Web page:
Thomas de Rossy, Bishop of Sodor (1331-1348)

Thomas de Rossy who became bishop of Sodor in 1331 is an interesting case for us because he was the first bishop of that diocese to be directly appointed by the Pope and his appointment coincided with an attempt by clergy from the northern islands of the diocese to elect their own candidate as bishop. Thomas de Rossy was appointed to the bishopric of Sodor on 10 June 1331 by Pope John XXII (1316-1334) in Avignon. The letter of provision described him as a canon of Dunkeld, priest and papal chaplain. He was, according to the Chronicle of Man, ‘a Scotsman by birth’.[1] The letter of provision is the first reference we have to Thomas. However, fortunately, we are able to say quite a bit more about his origins and career prior to his promotion to the bishopric. He was not only a canon of Dunkeld, but he also held the church of Idvies, near Letham just to the west of Forfar, in the deanery of Angus in the diocese of St Andrews. He seems to have held this church for quite a while after his consecration as bishop of Sodor because it was only in April 1346 that another cleric was provided to it.[2]  The church of Idvies, which was first recorded in 1243 when Bishop David de Bernham dedicated it, may have been in the patronage of the bishops of St Andrews.[3] It was a fairly wealthy church, valued at 12 merks sterling annually in 1366, which would have been attractive to well-connected clerics.

 

bl-cotton-ms-julius-a-vii-f-51v-thomas-de-rossy

The entry on Bishop Thomas in the Chronicle of Man (BL Cotton MS Julius A VII f.51v)

 

Thomas de Rossy was indeed a cleric with good local connections in eastern Scotland. His surname indicates that he belonged to a family from Angus which had lands at Rossie on the southern side of the Montrose basin. In 1246, Thomas de Rossie, son of Robert de Rossie, had been granted the lands of Rossie by Hugo Malherbe. These holdings had been increased in March 1327 when King Robert I granted Henry Rossie, the lands of Inrony or ‘Inyoney’ in Angus. These lands, probably identifiable as ‘Anany’, lay just to the north of Rossie. The church of Idvies was approximately nine miles to the south-west of Rossie. Thomas’s ties to eastern Scotland, rather than the west, were only accentuated by his choice of burial place, Scone Abbey in the diocese of Dunkeld.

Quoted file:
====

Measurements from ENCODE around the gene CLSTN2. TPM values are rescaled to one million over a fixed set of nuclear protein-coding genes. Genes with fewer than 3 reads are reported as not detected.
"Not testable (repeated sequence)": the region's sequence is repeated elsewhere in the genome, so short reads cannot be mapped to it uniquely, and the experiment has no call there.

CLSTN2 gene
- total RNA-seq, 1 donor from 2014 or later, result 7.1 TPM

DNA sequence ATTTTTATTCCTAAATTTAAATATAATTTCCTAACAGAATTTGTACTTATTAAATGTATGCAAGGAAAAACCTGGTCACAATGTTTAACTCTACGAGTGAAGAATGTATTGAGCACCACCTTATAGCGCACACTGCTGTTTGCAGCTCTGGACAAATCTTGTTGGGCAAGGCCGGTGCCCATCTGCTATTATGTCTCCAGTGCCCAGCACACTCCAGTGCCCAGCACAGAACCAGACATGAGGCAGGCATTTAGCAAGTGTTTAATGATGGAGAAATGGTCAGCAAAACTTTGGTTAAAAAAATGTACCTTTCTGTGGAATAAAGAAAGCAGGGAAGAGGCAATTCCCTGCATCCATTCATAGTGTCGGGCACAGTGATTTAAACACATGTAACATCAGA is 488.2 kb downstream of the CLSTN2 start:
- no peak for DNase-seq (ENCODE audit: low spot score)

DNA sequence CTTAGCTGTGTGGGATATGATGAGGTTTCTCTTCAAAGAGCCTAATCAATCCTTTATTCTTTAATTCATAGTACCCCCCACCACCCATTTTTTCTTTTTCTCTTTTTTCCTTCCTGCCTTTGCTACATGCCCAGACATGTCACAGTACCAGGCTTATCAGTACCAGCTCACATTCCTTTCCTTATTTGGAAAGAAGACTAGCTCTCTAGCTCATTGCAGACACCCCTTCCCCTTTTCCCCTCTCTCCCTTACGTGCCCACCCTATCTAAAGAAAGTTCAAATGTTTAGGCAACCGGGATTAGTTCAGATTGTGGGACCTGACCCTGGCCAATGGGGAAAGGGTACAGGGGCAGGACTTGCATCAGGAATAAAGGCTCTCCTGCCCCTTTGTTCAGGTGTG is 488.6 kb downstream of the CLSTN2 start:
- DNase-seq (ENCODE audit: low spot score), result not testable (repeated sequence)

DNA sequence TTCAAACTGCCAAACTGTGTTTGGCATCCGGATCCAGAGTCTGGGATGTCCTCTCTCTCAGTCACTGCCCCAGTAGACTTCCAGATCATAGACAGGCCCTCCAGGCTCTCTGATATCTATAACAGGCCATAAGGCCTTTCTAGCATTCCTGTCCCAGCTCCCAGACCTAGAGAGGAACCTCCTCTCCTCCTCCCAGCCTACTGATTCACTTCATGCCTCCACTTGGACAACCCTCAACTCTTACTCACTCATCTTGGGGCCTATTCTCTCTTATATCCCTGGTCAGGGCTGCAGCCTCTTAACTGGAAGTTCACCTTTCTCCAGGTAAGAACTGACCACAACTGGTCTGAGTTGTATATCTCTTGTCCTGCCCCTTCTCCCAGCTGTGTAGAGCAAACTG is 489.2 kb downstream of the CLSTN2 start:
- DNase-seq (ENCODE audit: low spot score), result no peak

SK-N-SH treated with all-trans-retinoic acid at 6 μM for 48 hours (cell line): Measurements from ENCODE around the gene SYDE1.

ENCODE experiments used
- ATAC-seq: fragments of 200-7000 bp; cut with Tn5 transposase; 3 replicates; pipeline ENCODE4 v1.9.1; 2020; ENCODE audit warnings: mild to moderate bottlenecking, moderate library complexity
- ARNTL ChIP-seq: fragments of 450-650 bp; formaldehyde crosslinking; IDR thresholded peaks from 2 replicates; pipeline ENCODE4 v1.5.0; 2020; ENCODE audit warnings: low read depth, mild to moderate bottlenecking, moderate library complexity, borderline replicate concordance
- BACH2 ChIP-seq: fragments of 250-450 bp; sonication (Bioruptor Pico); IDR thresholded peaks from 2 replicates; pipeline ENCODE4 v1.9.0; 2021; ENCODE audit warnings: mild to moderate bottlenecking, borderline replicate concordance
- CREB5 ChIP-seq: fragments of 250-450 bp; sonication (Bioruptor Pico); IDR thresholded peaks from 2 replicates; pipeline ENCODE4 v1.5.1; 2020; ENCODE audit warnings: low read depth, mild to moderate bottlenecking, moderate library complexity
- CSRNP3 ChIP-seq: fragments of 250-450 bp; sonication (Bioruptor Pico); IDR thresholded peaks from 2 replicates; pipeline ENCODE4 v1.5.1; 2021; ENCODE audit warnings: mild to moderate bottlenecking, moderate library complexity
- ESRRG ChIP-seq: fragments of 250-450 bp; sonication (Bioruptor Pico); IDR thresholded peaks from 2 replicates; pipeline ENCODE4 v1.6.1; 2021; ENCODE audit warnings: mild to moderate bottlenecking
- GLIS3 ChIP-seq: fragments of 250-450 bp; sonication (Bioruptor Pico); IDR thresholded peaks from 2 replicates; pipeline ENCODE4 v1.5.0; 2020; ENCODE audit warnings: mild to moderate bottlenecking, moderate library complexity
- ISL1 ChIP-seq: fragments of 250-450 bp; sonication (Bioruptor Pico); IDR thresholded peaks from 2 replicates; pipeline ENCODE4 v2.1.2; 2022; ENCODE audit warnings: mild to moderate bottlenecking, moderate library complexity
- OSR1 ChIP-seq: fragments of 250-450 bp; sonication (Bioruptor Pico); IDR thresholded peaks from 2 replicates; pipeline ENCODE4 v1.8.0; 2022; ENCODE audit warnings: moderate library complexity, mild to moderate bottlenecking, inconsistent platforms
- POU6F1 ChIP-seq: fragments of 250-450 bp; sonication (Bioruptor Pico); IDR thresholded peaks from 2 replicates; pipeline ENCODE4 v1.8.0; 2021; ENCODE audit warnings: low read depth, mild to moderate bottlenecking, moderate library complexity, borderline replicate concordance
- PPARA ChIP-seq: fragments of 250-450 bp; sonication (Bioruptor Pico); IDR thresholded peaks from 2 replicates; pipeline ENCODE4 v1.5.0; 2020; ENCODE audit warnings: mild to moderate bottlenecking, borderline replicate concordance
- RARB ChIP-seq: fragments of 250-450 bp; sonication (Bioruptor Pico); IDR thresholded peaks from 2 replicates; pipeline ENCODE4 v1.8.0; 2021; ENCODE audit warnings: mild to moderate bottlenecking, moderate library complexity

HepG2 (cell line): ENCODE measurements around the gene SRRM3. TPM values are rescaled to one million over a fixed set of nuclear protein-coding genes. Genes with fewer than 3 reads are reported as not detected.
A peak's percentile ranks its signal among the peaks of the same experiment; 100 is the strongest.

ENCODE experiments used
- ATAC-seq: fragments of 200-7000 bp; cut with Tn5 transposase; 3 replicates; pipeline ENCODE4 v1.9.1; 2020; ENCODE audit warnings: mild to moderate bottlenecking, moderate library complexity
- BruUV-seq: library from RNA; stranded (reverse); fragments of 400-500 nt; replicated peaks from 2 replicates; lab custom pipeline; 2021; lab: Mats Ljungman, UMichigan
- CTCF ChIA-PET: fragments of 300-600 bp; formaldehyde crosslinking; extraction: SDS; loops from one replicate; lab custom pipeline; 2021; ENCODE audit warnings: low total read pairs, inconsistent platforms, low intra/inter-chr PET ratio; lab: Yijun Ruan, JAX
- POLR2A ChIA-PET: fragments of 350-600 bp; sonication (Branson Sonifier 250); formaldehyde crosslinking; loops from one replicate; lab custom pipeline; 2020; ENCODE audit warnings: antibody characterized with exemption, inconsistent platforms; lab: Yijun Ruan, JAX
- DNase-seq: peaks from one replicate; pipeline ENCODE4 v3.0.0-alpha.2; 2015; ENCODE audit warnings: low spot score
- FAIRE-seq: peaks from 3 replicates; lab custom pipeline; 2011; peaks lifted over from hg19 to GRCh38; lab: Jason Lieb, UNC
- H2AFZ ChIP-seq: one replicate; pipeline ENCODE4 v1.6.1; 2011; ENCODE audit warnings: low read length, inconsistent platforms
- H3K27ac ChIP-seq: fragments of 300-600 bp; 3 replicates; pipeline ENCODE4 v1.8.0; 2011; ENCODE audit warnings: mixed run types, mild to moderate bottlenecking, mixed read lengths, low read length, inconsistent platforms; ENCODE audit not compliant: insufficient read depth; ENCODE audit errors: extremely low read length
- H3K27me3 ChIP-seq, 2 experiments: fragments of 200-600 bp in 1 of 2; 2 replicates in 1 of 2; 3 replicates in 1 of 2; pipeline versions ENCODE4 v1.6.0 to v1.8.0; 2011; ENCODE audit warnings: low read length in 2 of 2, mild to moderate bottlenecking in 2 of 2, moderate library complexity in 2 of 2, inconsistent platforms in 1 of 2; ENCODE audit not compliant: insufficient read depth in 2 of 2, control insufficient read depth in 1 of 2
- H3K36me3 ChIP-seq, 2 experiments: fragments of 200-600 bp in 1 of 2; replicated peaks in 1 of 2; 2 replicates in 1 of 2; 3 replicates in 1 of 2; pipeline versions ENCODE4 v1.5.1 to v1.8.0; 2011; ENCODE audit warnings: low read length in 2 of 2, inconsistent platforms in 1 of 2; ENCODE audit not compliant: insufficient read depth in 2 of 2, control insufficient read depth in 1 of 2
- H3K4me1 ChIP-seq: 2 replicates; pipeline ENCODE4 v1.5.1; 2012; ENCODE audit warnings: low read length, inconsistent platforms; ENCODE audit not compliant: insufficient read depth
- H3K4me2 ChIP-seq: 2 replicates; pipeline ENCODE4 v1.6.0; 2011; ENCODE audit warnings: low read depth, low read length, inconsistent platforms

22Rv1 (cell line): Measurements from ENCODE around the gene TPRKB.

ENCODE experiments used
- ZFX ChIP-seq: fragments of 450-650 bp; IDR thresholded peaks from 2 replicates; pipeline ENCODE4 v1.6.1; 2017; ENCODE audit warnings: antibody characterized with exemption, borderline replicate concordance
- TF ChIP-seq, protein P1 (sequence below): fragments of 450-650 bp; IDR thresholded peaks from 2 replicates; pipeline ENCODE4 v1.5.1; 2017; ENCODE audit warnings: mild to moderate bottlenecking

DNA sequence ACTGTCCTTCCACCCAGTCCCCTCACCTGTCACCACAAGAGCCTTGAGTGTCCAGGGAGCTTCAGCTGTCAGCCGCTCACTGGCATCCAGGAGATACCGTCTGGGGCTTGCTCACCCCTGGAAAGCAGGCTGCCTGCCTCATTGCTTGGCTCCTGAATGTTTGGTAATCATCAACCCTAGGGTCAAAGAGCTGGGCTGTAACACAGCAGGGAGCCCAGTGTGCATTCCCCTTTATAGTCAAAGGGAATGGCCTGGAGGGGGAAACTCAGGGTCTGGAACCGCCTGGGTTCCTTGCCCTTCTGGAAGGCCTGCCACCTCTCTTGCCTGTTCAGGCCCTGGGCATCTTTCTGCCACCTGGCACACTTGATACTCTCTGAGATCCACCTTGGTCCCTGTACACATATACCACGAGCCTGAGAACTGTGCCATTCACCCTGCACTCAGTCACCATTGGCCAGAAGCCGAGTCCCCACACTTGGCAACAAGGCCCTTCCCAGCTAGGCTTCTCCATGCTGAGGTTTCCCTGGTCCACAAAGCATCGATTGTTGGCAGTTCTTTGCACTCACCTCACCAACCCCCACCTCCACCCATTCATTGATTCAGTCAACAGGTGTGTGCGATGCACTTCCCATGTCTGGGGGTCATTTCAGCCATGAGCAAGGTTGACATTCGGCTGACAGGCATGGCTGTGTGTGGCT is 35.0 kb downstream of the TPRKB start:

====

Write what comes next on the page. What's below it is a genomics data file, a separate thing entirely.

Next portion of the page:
Thomas de Rossy’s other important role was as a papal chaplain. He was listed as an honorary papal chaplain in a document, Instrumenta Miscellanea 5827, listing those individuals who served as honorary papal chaplains during the Avignon papacy. Honorary papal chaplains received no financial remuneration, but had significant privileges and exemptions such as no longer being subject to the authority of their bishop. Thomas de Rossy was one of 431 chaplains appointed by Pope John XXII during his eighteen-year reign. His provision as bishop of Sodor was almost certainly as a result of his presence in Avignon; he was in the right place at the right time.

 

Thomas de Rossy seems to have been eventually accepted in the diocese, despite an attempt in the same year by the clergy of Skye and canons of Snizort to elect the archdeacon of Sodor, Cormac, as bishop.[4]  His reign lasted 17 years until his death on 20 September 1348. How popular he was is another matter given that the Chronicle of Man noted that he was ‘the first to exact from the rectors (of benefices) of the aforementioned island [Man] tithes of all other (fish) from the herring fishery’.[5] He maintained his connections to the papal court; an English safe conduct of December 1340 recorded that he was en route to the papacy.[6]

 

Thomas was a different type of candidate than his immediate predecessors as bishops of Sodor and his successor. For him papal connections were most important and unlike the previous bishop Bernard, Thomas had no identifiable royal support. And despite his lack of prior connections to the diocese, he did not use it as a stepping stone to another diocese, instead having a long reign as bishop and dying in office.

[1] Cronica Regum Mannie et Insularum: The Chronicle of the Kings of Man and the Isles, trans. George Broderick (Douglas, 1996) f.51v.

[2] GUS, Collectorie 282 f.193r.

[3] http://arts.st-andrews.ac.uk/corpusofscottishchurches/site.php?id=158694 (accessed 13/10/2016).

[4] S.E. Thomas, ‘Rival bishops, rival cathedrals: the election of Cormac, archdeacon of Sodor, as bishop in 1331’, The Innes Review 60:2 (2009) 145-163.

[5] CM(B) f.51v

[6] Calendar of Patent Rolls Edward III (London, 1901-) vol.5 76.

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One thought on “Thomas de Rossy, Bishop of Sodor (1331-1348)

  1. Pingback: Thomas de Rossy, Bishop of Sodor (1331-1348) | fofmd

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